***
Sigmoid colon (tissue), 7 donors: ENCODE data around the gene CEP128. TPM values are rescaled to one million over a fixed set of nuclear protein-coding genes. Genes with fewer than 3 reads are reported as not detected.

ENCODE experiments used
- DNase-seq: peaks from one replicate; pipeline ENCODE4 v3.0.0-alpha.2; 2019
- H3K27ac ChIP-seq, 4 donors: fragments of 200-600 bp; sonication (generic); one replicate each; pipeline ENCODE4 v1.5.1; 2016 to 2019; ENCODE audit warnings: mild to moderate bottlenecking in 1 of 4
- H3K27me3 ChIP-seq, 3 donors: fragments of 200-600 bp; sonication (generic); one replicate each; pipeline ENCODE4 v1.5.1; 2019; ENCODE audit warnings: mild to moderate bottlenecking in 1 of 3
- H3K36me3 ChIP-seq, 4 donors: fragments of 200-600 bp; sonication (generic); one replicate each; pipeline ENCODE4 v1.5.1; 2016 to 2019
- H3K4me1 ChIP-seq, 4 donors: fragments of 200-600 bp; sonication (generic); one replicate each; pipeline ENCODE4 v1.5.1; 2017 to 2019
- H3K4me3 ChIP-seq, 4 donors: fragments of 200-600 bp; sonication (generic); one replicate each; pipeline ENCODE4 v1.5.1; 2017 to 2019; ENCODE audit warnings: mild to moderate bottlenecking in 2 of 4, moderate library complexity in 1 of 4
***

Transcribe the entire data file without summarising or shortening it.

Sigmoid colon (tissue), 7 donors: ENCODE data around the gene CEP128. TPM values are rescaled to one million over a fixed set of nuclear protein-coding genes. Genes with fewer than 3 reads are reported as not detected.

ENCODE experiments used
- DNase-seq: peaks from one replicate; pipeline ENCODE4 v3.0.0-alpha.2; 2019
- H3K27ac ChIP-seq, 4 donors: fragments of 200-600 bp; sonication (generic); one replicate each; pipeline ENCODE4 v1.5.1; 2016 to 2019; ENCODE audit warnings: mild to moderate bottlenecking in 1 of 4
- H3K27me3 ChIP-seq, 3 donors: fragments of 200-600 bp; sonication (generic); one replicate each; pipeline ENCODE4 v1.5.1; 2019; ENCODE audit warnings: mild to moderate bottlenecking in 1 of 3
- H3K36me3 ChIP-seq, 4 donors: fragments of 200-600 bp; sonication (generic); one replicate each; pipeline ENCODE4 v1.5.1; 2016 to 2019
- H3K4me1 ChIP-seq, 4 donors: fragments of 200-600 bp; sonication (generic); one replicate each; pipeline ENCODE4 v1.5.1; 2017 to 2019
- H3K4me3 ChIP-seq, 4 donors: fragments of 200-600 bp; sonication (generic); one replicate each; pipeline ENCODE4 v1.5.1; 2017 to 2019; ENCODE audit warnings: mild to moderate bottlenecking in 2 of 4, moderate library complexity in 1 of 4